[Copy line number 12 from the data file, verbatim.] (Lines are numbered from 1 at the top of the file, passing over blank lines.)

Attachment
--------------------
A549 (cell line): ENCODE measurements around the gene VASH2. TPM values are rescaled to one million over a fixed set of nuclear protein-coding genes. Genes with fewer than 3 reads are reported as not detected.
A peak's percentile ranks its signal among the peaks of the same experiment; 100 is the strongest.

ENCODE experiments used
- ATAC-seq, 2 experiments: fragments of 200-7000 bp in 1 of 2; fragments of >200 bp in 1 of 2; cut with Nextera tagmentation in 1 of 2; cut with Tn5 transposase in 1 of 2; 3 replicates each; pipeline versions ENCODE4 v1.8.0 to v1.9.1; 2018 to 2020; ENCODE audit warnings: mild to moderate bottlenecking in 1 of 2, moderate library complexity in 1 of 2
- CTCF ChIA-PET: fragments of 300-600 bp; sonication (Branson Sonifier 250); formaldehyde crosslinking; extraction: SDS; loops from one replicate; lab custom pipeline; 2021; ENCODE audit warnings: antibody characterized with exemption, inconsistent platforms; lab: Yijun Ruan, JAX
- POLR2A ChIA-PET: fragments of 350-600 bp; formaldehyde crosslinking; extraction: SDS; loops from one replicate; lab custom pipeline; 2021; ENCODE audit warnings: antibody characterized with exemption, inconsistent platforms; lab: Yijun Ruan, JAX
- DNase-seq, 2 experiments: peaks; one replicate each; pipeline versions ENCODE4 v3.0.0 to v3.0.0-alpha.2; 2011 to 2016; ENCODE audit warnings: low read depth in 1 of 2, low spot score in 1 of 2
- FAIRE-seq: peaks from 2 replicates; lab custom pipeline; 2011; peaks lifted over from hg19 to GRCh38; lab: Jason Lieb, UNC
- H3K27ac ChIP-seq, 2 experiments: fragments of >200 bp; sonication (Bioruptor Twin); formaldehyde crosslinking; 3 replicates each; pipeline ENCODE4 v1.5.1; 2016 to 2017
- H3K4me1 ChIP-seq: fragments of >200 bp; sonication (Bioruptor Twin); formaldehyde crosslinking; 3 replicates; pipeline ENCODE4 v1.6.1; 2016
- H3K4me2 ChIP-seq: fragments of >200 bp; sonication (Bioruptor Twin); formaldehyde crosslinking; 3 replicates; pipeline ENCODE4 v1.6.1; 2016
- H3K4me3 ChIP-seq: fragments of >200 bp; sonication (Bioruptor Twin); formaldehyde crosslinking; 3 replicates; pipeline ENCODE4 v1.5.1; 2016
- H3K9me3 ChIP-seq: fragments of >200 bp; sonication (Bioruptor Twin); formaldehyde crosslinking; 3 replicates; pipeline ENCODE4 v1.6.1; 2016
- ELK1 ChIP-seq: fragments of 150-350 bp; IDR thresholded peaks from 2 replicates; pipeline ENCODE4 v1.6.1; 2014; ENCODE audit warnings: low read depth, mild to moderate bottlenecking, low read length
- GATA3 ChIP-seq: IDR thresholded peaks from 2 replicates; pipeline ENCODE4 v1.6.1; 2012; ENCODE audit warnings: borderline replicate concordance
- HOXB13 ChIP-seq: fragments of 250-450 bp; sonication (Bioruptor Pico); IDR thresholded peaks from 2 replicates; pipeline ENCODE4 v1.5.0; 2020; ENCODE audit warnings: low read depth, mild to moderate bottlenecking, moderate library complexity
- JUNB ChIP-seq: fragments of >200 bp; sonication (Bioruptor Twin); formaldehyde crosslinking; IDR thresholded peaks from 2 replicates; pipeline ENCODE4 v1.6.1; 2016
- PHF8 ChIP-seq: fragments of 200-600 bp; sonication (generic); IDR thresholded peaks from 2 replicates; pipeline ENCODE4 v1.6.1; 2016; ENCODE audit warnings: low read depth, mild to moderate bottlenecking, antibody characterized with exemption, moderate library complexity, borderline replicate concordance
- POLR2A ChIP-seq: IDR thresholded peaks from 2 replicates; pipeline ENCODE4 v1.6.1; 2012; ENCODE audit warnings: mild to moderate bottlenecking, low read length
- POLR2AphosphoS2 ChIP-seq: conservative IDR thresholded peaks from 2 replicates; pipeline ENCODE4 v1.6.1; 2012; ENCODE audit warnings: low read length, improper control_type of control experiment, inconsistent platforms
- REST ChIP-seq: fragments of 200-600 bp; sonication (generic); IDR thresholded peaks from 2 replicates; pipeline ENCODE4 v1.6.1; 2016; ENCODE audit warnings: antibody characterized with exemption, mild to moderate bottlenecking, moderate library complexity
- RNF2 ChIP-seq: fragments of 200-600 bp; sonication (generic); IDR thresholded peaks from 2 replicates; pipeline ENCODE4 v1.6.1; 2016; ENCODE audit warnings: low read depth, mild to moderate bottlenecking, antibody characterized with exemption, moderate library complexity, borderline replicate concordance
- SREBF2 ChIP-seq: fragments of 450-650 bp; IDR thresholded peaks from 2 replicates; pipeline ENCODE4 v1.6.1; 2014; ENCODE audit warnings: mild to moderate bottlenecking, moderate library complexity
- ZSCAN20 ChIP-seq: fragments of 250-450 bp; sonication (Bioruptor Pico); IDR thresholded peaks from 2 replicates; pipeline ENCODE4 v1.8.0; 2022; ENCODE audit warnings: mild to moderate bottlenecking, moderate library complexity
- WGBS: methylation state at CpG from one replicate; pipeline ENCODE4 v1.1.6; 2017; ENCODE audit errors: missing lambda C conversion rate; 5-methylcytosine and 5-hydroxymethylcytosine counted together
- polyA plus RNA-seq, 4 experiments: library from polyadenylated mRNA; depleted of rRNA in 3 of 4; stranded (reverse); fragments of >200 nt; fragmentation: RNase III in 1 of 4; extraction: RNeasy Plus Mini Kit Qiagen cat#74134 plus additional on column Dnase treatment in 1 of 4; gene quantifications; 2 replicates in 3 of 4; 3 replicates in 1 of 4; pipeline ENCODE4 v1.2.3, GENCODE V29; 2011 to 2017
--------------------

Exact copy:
- H3K4me3 ChIP-seq: fragments of >200 bp; sonication (Bioruptor Twin); formaldehyde crosslinking; 3 replicates; pipeline ENCODE4 v1.5.1; 2016